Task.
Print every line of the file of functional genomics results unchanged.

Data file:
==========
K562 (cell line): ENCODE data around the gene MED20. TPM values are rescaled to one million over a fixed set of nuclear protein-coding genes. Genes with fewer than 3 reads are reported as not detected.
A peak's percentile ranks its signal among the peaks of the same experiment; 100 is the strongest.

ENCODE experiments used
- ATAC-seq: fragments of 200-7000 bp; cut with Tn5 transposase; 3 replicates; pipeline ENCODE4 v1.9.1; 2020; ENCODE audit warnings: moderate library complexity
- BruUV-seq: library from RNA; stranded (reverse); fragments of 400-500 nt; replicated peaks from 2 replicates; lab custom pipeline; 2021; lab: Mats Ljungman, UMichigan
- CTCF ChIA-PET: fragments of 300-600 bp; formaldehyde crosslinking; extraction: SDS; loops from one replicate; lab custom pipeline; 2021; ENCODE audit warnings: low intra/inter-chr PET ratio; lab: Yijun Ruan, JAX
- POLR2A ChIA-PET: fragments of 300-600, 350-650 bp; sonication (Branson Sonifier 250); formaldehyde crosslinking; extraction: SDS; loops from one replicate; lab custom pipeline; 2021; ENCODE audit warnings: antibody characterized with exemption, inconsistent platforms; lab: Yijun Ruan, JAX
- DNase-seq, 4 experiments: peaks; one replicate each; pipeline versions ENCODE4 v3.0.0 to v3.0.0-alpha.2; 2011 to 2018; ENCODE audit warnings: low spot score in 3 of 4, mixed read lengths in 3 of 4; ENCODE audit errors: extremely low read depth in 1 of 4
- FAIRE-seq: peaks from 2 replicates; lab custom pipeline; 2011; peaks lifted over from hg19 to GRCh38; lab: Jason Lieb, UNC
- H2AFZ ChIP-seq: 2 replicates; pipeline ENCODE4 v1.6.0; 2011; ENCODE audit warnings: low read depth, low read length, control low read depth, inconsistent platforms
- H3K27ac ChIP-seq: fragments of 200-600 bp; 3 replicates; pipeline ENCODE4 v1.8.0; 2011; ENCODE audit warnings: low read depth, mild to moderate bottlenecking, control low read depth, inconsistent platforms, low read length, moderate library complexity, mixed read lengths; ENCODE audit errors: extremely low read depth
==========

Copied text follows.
K562 (cell line): ENCODE data around the gene MED20. TPM values are rescaled to one million over a fixed set of nuclear protein-coding genes. Genes with fewer than 3 reads are reported as not detected.
A peak's percentile ranks its signal among the peaks of the same experiment; 100 is the strongest.

ENCODE experiments used
- ATAC-seq: fragments of 200-7000 bp; cut with Tn5 transposase; 3 replicates; pipeline ENCODE4 v1.9.1; 2020; ENCODE audit warnings: moderate library complexity
- BruUV-seq: library from RNA; stranded (reverse); fragments of 400-500 nt; replicated peaks from 2 replicates; lab custom pipeline; 2021; lab: Mats Ljungman, UMichigan
- CTCF ChIA-PET: fragments of 300-600 bp; formaldehyde crosslinking; extraction: SDS; loops from one replicate; lab custom pipeline; 2021; ENCODE audit warnings: low intra/inter-chr PET ratio; lab: Yijun Ruan, JAX
- POLR2A ChIA-PET: fragments of 300-600, 350-650 bp; sonication (Branson Sonifier 250); formaldehyde crosslinking; extraction: SDS; loops from one replicate; lab custom pipeline; 2021; ENCODE audit warnings: antibody characterized with exemption, inconsistent platforms; lab: Yijun Ruan, JAX
- DNase-seq, 4 experiments: peaks; one replicate each; pipeline versions ENCODE4 v3.0.0 to v3.0.0-alpha.2; 2011 to 2018; ENCODE audit warnings: low spot score in 3 of 4, mixed read lengths in 3 of 4; ENCODE audit errors: extremely low read depth in 1 of 4
- FAIRE-seq: peaks from 2 replicates; lab custom pipeline; 2011; peaks lifted over from hg19 to GRCh38; lab: Jason Lieb, UNC
- H2AFZ ChIP-seq: 2 replicates; pipeline ENCODE4 v1.6.0; 2011; ENCODE audit warnings: low read depth, low read length, control low read depth, inconsistent platforms
- H3K27ac ChIP-seq: fragments of 200-600 bp; 3 replicates; pipeline ENCODE4 v1.8.0; 2011; ENCODE audit warnings: low read depth, mild to moderate bottlenecking, control low read depth, inconsistent platforms, low read length, moderate library complexity, mixed read lengths; ENCODE audit errors: extremely low read depth